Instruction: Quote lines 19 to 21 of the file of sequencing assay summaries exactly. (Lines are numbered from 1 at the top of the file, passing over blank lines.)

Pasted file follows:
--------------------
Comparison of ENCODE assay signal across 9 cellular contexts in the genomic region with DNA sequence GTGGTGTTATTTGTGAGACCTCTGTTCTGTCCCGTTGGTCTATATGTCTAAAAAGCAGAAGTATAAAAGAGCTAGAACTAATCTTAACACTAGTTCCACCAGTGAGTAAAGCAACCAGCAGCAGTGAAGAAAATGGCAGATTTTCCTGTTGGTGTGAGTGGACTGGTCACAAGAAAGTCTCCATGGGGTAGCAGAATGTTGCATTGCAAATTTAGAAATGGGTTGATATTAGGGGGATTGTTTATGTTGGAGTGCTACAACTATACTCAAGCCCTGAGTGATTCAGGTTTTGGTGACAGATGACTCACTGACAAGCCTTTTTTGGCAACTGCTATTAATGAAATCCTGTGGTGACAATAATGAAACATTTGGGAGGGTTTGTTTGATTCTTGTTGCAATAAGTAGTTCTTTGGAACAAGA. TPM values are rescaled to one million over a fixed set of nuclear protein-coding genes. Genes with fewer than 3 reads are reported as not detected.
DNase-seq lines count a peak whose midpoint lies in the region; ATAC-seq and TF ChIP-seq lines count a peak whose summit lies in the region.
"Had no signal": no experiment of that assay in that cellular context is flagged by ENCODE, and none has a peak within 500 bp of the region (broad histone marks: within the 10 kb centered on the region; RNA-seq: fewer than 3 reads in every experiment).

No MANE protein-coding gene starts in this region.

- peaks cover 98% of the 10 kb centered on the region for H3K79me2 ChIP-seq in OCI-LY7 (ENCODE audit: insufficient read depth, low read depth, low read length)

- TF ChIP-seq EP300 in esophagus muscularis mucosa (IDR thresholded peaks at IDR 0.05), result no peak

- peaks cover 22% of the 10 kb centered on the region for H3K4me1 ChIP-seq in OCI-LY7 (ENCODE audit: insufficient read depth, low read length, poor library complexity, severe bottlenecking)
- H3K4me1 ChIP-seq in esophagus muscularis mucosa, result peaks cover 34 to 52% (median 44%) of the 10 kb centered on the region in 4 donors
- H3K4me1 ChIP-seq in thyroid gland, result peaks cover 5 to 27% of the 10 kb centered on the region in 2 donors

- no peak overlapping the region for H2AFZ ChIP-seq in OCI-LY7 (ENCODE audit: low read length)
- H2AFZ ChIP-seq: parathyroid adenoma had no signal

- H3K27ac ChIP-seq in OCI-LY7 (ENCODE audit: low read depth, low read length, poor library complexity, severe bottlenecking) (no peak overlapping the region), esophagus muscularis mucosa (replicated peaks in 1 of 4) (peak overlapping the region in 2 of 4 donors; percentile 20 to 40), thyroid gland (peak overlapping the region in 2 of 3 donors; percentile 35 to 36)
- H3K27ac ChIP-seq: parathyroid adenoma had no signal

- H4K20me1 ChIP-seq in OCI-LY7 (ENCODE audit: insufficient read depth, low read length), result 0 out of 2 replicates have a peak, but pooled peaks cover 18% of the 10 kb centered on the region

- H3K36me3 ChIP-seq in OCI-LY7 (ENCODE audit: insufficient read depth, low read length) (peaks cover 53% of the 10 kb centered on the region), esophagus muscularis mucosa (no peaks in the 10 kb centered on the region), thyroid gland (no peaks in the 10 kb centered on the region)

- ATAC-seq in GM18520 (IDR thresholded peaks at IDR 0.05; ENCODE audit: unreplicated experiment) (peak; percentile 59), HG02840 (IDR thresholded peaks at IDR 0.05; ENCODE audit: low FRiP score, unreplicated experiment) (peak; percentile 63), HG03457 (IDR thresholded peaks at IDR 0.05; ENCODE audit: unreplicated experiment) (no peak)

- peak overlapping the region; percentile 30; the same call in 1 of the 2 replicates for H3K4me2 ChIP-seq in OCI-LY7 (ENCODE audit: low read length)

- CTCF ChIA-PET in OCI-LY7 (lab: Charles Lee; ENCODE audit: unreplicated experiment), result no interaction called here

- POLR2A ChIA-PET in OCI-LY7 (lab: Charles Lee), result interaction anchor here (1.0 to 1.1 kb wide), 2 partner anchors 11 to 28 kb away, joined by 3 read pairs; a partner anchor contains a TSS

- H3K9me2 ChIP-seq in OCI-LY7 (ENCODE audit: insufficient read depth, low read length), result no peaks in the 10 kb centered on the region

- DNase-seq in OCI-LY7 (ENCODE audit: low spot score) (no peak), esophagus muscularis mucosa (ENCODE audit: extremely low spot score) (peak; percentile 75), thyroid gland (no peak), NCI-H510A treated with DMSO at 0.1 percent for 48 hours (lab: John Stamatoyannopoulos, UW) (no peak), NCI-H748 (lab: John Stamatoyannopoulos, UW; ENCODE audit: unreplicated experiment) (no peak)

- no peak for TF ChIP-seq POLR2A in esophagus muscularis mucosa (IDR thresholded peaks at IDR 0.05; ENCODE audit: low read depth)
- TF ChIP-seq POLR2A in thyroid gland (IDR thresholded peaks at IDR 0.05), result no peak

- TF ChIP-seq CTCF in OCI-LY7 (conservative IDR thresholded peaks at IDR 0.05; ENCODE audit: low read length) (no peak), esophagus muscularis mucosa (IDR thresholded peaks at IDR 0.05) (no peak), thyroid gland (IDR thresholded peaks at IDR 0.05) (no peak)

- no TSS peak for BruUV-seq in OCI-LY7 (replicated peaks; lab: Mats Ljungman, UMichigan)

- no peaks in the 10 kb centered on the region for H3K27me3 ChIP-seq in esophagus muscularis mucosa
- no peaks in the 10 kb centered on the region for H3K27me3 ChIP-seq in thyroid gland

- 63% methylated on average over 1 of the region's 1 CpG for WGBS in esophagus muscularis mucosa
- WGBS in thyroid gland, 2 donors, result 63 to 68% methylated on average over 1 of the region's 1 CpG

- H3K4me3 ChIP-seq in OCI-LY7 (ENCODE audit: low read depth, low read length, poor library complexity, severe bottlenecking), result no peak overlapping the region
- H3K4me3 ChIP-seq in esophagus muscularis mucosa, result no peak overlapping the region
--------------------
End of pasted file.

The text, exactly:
- POLR2A ChIA-PET in OCI-LY7 (lab: Charles Lee), result interaction anchor here (1.0 to 1.1 kb wide), 2 partner anchors 11 to 28 kb away, joined by 3 read pairs; a partner anchor contains a TSS

- H3K9me2 ChIP-seq in OCI-LY7 (ENCODE audit: insufficient read depth, low read length), result no peaks in the 10 kb centered on the region

- DNase-seq in OCI-LY7 (ENCODE audit: low spot score) (no peak), esophagus muscularis mucosa (ENCODE audit: extremely low spot score) (peak; percentile 75), thyroid gland (no peak), NCI-H510A treated with DMSO at 0.1 percent for 48 hours (lab: John Stamatoyannopoulos, UW) (no peak), NCI-H748 (lab: John Stamatoyannopoulos, UW; ENCODE audit: unreplicated experiment) (no peak)